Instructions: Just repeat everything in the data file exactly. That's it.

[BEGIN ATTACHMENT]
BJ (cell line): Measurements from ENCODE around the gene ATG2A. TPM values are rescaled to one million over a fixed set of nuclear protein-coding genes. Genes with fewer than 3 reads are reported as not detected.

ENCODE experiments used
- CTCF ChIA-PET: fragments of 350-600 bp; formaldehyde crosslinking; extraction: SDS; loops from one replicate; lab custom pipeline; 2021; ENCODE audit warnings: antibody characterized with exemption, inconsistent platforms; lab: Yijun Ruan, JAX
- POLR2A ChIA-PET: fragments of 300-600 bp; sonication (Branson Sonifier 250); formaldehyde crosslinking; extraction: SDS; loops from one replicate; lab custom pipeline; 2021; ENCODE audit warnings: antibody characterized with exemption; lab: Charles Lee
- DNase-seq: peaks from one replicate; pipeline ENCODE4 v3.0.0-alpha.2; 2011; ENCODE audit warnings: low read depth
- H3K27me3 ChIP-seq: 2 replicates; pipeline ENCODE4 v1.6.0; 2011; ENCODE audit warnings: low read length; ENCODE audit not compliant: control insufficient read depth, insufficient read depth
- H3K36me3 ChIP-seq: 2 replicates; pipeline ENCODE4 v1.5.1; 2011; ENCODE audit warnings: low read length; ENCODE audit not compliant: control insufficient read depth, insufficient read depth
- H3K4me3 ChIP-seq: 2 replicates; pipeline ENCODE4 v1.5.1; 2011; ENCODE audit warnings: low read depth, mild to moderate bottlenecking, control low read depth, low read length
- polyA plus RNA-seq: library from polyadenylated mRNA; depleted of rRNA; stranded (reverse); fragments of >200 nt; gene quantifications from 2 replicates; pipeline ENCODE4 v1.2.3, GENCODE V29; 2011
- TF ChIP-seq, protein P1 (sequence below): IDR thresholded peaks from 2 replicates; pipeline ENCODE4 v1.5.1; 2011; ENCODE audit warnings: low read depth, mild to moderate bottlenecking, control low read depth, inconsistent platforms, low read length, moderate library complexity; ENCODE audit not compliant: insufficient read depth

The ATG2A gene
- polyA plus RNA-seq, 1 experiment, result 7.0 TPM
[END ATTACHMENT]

BJ (cell line): Measurements from ENCODE around the gene ATG2A. TPM values are rescaled to one million over a fixed set of nuclear protein-coding genes. Genes with fewer than 3 reads are reported as not detected.

ENCODE experiments used
- CTCF ChIA-PET: fragments of 350-600 bp; formaldehyde crosslinking; extraction: SDS; loops from one replicate; lab custom pipeline; 2021; ENCODE audit warnings: antibody characterized with exemption, inconsistent platforms; lab: Yijun Ruan, JAX
- POLR2A ChIA-PET: fragments of 300-600 bp; sonication (Branson Sonifier 250); formaldehyde crosslinking; extraction: SDS; loops from one replicate; lab custom pipeline; 2021; ENCODE audit warnings: antibody characterized with exemption; lab: Charles Lee
- DNase-seq: peaks from one replicate; pipeline ENCODE4 v3.0.0-alpha.2; 2011; ENCODE audit warnings: low read depth
- H3K27me3 ChIP-seq: 2 replicates; pipeline ENCODE4 v1.6.0; 2011; ENCODE audit warnings: low read length; ENCODE audit not compliant: control insufficient read depth, insufficient read depth
- H3K36me3 ChIP-seq: 2 replicates; pipeline ENCODE4 v1.5.1; 2011; ENCODE audit warnings: low read length; ENCODE audit not compliant: control insufficient read depth, insufficient read depth
- H3K4me3 ChIP-seq: 2 replicates; pipeline ENCODE4 v1.5.1; 2011; ENCODE audit warnings: low read depth, mild to moderate bottlenecking, control low read depth, low read length
- polyA plus RNA-seq: library from polyadenylated mRNA; depleted of rRNA; stranded (reverse); fragments of >200 nt; gene quantifications from 2 replicates; pipeline ENCODE4 v1.2.3, GENCODE V29; 2011
- TF ChIP-seq, protein P1 (sequence below): IDR thresholded peaks from 2 replicates; pipeline ENCODE4 v1.5.1; 2011; ENCODE audit warnings: low read depth, mild to moderate bottlenecking, control low read depth, inconsistent platforms, low read length, moderate library complexity; ENCODE audit not compliant: insufficient read depth

The ATG2A gene
- polyA plus RNA-seq, 1 experiment, result 7.0 TPM